Architects can shape such a solution into a persuasive and compelling phenomenon, if they agree that they have a critical role to play.
Lack of an Effective Method for Bio-climatic Design
In order for architects to become the protagonists of design that our world needs, they must find a way to quickly figure out which passive design features and building-integrated technologies work well in a given context, what difference they will make, and how much money they will cost the client. Until now it has been onerous to determine these numbers early in the design stage. For example in Bangalore, double glazing may take years to pay back the initial investment while reducing the depth of floorplans can have a much greater positive impact with zero cost. In Chennai, this relationship may be quite different. How can an architect easily know this?
The design tools that architects have available today are either too simplistic or too demanding. On the one hand, there are reference textbooks with high level concepts and equations (Otto Königsberger’s “Manual of Tropical Housing and Building” comes to mind). These provide a framework but are not detailed enough to make contextual design decisions.
On the other hand, there are dynamic thermal simulation software applications that are complex enough that they need specialists to operate with considerable building information required upfront. These software packages rarely provide conceptual design direction and require a large number of iterations resulting in extended effort and budget outlays.
Neither textbooks nor advanced software integrate information on investment costs or the impact from the manufacturing of materials. This lack of a practical design aid may explain why most architects are left paying lip service toward bio-climatic design.
A Free Online Instrument for Design Professionals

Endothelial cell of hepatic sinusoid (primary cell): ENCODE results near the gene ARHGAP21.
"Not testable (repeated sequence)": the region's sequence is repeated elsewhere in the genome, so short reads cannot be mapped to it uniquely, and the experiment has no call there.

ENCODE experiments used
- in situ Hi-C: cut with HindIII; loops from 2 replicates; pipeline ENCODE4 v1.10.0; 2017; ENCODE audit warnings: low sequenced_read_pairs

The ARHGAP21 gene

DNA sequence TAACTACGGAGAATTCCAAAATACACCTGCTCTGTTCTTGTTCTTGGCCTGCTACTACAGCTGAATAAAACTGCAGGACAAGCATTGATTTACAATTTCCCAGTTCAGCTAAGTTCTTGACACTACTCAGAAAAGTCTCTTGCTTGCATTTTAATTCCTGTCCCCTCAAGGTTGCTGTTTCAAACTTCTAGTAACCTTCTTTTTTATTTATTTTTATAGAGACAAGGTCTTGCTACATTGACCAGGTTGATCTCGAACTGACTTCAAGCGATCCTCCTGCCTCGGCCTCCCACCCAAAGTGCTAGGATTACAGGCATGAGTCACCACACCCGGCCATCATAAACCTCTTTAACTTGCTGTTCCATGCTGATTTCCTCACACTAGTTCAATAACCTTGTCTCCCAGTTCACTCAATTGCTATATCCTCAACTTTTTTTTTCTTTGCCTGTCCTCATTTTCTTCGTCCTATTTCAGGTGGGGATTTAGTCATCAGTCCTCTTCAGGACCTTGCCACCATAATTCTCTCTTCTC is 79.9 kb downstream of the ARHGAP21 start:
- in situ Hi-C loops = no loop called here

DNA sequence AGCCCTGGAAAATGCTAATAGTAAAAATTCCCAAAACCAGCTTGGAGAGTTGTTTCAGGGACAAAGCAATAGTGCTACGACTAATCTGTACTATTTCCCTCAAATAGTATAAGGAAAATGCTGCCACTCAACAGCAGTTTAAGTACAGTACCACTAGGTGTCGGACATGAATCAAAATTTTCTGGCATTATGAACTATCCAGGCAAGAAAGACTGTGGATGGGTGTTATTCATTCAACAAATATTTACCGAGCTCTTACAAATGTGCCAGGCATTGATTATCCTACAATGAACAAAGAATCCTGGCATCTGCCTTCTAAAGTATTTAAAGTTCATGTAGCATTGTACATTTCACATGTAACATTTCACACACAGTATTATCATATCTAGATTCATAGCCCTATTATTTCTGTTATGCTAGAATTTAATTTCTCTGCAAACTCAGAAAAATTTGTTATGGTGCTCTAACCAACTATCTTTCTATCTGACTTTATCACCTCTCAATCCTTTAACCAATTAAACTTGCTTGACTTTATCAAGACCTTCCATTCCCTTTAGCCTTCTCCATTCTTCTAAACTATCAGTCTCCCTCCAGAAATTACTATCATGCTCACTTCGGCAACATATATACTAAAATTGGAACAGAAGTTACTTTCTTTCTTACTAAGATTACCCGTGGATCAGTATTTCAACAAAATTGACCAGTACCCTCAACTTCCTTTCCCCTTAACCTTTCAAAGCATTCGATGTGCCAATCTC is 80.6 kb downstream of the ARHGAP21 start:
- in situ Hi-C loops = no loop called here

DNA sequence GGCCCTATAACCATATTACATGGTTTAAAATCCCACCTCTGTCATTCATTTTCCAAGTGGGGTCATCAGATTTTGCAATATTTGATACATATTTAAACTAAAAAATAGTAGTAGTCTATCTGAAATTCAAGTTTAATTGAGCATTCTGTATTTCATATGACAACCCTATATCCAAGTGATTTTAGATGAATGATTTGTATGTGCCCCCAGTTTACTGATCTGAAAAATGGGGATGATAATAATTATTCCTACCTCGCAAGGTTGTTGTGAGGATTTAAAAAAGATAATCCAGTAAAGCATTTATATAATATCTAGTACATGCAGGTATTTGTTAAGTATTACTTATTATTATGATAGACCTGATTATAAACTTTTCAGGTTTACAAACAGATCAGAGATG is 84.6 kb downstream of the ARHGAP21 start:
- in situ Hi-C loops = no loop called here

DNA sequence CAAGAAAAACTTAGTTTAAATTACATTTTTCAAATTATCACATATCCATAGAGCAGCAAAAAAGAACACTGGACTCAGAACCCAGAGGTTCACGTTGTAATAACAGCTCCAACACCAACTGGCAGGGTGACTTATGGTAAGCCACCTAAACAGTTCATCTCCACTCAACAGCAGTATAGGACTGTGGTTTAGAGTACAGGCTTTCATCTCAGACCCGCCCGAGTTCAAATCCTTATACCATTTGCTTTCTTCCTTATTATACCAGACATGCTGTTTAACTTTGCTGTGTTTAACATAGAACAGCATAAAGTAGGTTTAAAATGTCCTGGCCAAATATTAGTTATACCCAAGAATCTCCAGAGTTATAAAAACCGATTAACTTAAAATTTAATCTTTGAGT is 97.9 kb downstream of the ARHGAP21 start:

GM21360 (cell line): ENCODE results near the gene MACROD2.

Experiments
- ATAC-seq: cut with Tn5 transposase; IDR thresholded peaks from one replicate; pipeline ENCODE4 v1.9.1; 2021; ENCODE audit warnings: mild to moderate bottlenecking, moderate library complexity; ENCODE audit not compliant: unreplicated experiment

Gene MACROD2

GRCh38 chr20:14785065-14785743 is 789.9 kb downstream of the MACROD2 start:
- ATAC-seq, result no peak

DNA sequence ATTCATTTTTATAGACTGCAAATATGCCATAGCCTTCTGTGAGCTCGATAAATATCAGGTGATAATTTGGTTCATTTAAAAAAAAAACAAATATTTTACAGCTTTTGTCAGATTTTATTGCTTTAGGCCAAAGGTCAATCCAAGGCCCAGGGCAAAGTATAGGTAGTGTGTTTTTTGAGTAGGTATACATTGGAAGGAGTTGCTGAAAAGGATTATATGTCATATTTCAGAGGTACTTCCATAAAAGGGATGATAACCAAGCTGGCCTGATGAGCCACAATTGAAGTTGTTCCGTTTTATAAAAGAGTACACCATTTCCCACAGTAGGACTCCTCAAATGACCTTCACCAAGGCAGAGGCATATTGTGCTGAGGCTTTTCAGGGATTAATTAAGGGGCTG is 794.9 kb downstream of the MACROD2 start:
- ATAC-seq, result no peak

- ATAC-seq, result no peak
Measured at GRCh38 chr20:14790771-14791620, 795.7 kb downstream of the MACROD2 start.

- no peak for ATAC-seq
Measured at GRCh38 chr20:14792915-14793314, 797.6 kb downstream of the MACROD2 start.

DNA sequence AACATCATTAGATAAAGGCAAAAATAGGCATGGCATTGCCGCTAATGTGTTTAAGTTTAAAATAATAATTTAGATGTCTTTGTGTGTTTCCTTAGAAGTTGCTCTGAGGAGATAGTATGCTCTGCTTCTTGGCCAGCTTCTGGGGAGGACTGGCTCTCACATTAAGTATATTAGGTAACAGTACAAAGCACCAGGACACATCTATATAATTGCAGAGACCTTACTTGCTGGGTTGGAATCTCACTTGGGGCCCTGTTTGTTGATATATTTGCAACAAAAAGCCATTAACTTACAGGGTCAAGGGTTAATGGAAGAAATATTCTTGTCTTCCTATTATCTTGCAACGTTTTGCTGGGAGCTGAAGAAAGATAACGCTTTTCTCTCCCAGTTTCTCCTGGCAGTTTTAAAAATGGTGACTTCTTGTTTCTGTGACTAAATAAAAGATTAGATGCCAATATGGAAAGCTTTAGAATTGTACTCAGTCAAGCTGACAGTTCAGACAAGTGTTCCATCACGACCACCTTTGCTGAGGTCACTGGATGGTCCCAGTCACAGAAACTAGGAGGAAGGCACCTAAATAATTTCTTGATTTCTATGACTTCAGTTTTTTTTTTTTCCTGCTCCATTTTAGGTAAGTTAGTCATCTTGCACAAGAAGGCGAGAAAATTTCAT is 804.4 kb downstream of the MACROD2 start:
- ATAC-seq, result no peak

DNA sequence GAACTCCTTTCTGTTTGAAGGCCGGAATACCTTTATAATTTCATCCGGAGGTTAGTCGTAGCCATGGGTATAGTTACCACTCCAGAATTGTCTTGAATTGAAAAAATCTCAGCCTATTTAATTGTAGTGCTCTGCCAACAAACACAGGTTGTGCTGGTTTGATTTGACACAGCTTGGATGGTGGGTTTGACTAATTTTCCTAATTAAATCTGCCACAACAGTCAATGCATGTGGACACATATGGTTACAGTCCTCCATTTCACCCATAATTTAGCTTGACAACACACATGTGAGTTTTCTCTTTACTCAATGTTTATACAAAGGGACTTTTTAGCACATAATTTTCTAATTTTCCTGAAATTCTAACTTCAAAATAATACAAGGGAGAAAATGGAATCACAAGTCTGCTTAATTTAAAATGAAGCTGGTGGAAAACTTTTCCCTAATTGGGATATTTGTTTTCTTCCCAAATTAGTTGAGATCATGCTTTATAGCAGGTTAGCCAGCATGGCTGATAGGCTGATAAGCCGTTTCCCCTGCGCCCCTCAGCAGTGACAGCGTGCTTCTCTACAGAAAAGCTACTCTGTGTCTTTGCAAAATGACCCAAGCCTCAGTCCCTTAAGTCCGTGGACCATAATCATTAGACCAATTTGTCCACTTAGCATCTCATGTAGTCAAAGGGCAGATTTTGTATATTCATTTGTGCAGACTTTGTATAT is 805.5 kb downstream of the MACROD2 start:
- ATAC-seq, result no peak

The need to solve this conundrum is what led IFC, a member of the World Bank Group focused on the private sector, to create a powerful online web platform called EDGE for every country that is on a prolific building path. As tackling climate change is part of the World Bank Group’s core mandate, IFC aspired to democratize green building design by offering a solution that is free and available to all, in order to unlock the potential for greater efficiencies. EDGE shares the most cost-effective ways to build green in a given location and shows how long it will take before the investment is covered through reduced operating costs.
EDGE reveals the truth that the cost to build green is much lower than previously thought. An army of experts from around the world came together to create market-specific metrics for strong results, hiding the complexity of the data and calculations beneath an easy-to-use interface.
For the first time, architects can quantify the green of their designs for their clients, demonstrating how affordable it can be and verifying the value that clients can pass on to their customers through operational savings. Top architectural firms such as Archetype, HOK Perkins Eastman, and the construction firm Bouygues Bâtiment have made statements of commitment to EDGE in order to convince their clients of the rationale behind better performing buildings.
Why Progressive Firms are Opting for Resource-Efficient Design
The drive towards sustainability in the built environment represents both a challenge and a business opportunity for architects. There is a persuasive business case to be made against selling out to yet another badly behaving building with a glass façade. Here are three compelling reasons why architects should consider the integration of green building design into their practices:
The new era of “performalism”:
There’s a great future for the visionary who can turn the guts of a technical guide into a sketch of genius. Design is headed in the direction where it will be judged not only for its inspiration, but for responsiveness.
You cannot improve what you cannot measure. And soon it might be expected that architects must verify the quality of their green building design in quantitative ways. It will be up to a new generation of architects to help plot the future of bio-climatic design. Architects can pull the performance out of a building without sacrificing design integrity. And they can do it at the most critical moment when a project is conceptualized.